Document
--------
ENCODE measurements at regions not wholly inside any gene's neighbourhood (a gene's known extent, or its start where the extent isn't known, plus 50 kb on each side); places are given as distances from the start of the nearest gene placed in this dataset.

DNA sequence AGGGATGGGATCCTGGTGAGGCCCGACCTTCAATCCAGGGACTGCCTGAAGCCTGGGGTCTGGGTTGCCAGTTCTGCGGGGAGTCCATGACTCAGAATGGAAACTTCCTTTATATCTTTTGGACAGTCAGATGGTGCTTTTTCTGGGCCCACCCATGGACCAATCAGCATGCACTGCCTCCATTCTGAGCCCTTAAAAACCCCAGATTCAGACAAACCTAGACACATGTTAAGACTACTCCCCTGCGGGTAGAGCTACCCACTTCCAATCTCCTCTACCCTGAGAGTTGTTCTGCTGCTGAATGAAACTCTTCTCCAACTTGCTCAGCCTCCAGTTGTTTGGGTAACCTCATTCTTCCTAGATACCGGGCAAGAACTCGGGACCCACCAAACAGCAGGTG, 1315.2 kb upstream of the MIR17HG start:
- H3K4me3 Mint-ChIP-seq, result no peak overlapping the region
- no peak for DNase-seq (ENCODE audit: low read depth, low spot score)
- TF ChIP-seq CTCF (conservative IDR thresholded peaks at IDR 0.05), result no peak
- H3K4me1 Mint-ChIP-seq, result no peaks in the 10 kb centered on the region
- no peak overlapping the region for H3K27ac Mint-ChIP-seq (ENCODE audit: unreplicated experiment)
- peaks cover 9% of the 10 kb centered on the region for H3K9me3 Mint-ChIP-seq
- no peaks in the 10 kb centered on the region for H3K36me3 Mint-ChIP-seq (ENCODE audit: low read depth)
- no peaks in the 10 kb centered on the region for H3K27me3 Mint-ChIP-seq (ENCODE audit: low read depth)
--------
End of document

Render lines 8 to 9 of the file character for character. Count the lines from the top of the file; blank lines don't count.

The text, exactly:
- peaks cover 9% of the 10 kb centered on the region for H3K9me3 Mint-ChIP-seq
- no peaks in the 10 kb centered on the region for H3K36me3 Mint-ChIP-seq (ENCODE audit: low read depth)